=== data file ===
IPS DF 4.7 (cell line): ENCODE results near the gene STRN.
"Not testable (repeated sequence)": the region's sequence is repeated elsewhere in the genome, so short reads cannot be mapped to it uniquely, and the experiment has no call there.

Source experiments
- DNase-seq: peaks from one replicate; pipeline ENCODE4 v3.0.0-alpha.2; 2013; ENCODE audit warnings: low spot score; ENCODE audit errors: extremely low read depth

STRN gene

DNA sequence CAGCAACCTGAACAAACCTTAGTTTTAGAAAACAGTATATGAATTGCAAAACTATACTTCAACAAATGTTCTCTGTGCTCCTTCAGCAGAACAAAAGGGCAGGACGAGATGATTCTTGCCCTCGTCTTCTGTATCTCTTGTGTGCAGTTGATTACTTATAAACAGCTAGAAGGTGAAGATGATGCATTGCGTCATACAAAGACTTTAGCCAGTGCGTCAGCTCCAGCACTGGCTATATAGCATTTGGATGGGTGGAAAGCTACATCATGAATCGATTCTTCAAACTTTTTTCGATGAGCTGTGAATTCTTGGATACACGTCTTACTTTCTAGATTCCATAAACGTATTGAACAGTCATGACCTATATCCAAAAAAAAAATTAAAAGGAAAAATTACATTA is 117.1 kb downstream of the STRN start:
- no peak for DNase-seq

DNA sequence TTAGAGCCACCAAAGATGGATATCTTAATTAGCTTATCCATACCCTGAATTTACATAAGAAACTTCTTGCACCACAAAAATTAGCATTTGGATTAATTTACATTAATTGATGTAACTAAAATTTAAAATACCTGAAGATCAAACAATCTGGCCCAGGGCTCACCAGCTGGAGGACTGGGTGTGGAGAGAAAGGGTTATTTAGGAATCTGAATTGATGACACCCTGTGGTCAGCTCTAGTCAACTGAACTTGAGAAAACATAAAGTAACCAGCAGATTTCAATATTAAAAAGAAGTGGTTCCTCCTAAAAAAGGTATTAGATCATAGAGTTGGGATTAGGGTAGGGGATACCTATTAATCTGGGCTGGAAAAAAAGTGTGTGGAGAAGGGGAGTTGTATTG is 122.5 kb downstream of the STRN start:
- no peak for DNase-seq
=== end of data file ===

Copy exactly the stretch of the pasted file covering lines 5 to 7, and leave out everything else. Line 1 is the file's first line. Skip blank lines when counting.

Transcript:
STRN gene

DNA sequence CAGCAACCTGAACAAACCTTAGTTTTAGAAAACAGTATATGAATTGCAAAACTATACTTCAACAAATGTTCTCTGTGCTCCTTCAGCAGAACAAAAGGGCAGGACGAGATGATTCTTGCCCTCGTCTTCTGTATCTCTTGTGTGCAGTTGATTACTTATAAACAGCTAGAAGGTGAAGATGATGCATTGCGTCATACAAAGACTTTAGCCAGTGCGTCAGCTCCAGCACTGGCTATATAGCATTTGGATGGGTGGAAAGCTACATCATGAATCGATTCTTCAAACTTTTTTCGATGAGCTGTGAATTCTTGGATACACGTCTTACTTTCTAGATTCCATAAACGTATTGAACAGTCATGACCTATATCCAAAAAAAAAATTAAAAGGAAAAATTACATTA is 117.1 kb downstream of the STRN start:
- no peak for DNase-seq